HDP observed the electoral process at a variety of locations, including multiple voting centers in Petion-ville, Delmas, the Carrefour-Feuilles area, Leogane, Cité Soleil, Bas Lalue, Lalue Nord, and in northern areas of the country in the vicinity of Cap Haitien..
In most areas, large numbers of Haitians cast ballots in what appeared to be a free and fair but marginally-organized process, without violence, coercion, or apparent manipulation. Initial problems (late opening of voting centers, late delivery of voter lists, disorganization due to poor planning and a very large early turnout) were generally overcome during the course of the day. Operating hours were extended up to three hours to accommodate voters who could not cast ballots even though they presented themselves within normal voting hours (6:00 AM to 4:00 PM) because the voting process itself was too slow.
This initial report is based heavily on observations in and around Port-au-Prince. Experiences were not uniform at all locations, but were sufficiently consistent to produce recommendations to improve future rounds of voting that can be applied nation-wide. Pre-election day observations based on visits to CEP Headquarters, one voting center, and Haitian National Police (HNP) and UNPOL police facilities are included in this report. HDP observers did not witness ballot tabulation center operations, although planning and security for such operations appeared adequate.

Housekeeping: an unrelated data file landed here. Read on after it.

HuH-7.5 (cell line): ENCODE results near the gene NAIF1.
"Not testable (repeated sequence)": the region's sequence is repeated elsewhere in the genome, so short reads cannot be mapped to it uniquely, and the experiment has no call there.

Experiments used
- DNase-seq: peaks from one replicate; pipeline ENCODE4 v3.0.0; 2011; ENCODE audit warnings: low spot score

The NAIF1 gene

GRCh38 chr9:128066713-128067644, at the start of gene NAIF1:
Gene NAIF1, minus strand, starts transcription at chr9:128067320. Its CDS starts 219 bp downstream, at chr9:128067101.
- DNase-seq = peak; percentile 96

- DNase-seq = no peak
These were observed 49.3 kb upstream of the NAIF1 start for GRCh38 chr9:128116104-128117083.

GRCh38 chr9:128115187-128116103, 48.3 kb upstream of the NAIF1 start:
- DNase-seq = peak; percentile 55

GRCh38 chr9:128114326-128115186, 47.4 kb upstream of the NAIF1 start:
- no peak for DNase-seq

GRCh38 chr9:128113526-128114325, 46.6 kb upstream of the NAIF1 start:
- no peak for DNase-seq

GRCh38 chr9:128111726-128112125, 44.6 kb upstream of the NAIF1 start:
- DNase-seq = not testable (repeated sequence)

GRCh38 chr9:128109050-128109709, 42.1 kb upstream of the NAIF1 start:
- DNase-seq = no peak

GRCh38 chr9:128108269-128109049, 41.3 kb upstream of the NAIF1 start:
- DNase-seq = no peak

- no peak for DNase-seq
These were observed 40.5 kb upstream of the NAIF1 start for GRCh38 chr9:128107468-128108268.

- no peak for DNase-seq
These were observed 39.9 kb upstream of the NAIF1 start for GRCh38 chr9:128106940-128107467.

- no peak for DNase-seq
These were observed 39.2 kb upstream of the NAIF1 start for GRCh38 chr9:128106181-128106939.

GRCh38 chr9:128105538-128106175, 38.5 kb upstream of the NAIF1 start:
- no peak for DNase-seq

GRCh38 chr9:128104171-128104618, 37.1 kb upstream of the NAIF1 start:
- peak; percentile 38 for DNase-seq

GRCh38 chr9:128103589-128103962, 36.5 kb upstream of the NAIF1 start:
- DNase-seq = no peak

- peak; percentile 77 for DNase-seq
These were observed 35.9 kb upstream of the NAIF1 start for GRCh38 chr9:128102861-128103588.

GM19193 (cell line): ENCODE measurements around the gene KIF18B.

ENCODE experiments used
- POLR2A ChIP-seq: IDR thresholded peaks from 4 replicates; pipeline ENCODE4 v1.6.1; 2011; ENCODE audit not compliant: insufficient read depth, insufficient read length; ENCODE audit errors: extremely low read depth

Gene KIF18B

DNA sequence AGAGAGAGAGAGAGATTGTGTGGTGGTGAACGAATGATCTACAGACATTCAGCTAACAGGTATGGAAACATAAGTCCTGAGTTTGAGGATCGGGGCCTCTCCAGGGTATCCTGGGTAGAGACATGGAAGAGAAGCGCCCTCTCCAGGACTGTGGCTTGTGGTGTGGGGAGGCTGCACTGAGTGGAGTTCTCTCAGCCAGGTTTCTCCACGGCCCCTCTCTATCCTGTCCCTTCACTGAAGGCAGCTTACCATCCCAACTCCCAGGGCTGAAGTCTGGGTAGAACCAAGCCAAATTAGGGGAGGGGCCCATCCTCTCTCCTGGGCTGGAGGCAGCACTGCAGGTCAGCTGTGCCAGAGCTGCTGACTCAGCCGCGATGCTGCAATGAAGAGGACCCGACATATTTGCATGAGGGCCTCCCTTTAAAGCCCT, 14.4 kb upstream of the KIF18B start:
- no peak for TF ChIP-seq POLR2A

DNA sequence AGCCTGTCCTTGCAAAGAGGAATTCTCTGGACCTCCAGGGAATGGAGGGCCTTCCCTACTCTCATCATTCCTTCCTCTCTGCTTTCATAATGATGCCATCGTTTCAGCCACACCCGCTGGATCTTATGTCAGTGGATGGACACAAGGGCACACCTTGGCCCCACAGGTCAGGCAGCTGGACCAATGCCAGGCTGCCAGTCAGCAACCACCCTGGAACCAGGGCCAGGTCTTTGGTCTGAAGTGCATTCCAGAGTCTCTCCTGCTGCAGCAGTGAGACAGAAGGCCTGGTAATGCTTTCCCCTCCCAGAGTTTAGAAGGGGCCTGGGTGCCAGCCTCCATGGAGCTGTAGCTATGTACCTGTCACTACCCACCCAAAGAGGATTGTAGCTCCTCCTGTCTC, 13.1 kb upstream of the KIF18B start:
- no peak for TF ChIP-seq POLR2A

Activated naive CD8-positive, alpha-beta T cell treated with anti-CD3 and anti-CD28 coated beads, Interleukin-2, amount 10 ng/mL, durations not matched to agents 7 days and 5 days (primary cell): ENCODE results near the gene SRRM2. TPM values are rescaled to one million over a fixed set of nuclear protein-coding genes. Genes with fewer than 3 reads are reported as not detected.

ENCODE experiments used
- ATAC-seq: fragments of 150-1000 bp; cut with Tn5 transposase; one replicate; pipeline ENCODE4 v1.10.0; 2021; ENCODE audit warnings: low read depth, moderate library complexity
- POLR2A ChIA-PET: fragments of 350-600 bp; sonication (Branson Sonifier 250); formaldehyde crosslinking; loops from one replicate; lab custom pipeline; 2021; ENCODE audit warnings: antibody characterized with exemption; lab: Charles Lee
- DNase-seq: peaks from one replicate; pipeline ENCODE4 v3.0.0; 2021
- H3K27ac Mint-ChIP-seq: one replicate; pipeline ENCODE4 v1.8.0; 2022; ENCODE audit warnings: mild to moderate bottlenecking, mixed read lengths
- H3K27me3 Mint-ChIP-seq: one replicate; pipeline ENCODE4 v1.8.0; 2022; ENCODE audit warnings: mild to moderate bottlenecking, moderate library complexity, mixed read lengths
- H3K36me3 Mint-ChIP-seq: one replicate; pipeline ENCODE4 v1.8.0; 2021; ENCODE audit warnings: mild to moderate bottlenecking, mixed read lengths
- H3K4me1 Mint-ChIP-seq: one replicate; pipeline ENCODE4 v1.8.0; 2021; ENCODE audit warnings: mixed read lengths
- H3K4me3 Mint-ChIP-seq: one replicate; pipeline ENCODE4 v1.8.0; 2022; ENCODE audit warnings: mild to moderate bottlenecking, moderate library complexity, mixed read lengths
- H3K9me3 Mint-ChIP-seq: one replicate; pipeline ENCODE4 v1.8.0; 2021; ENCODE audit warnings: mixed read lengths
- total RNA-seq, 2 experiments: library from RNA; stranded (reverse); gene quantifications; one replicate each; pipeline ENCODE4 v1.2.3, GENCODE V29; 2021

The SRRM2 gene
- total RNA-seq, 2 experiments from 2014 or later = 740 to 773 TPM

It should be noted also that the balloting conducted on February 7 benefited from favorable but unpredictable conditions that are beyond the direct control of election officials or observers. These included favorable weather conditions, lack or widespread or organized violence, and a high tolerance among the Haitian people for systemic delays and inefficiencies. Had any of those conditions been different?for example, if heavy rains or extreme heat were present?the ability of certain large voting centers to sustain operations throughout the day would have been severely compromised. In many cases, voting tables were located outdoors because indoor capacity was inadequate. In most indoor locations visited, lighting was inadequate, electric power was unavailable, and access was difficult.
Pre-Election Preparations:
? Ballots and voting paraphernalia (but not voter lists) appear to have been distributed, pre-positioned, and secured successfully.
? Voting Center officials and some CEP security augmentees were present at a voting center visited prior to Election Day, both to secure materials and provide guidance to poll workers. However, officials frequently were unclear on specific responsibilities of poll workers and were in some instances unable to answer questions relating to a poll worker?s specific assignments on Election Day.
? CEP Headquarters had substantial difficulties producing a current listing of voting centers/locations less than 24 hours prior to balloting.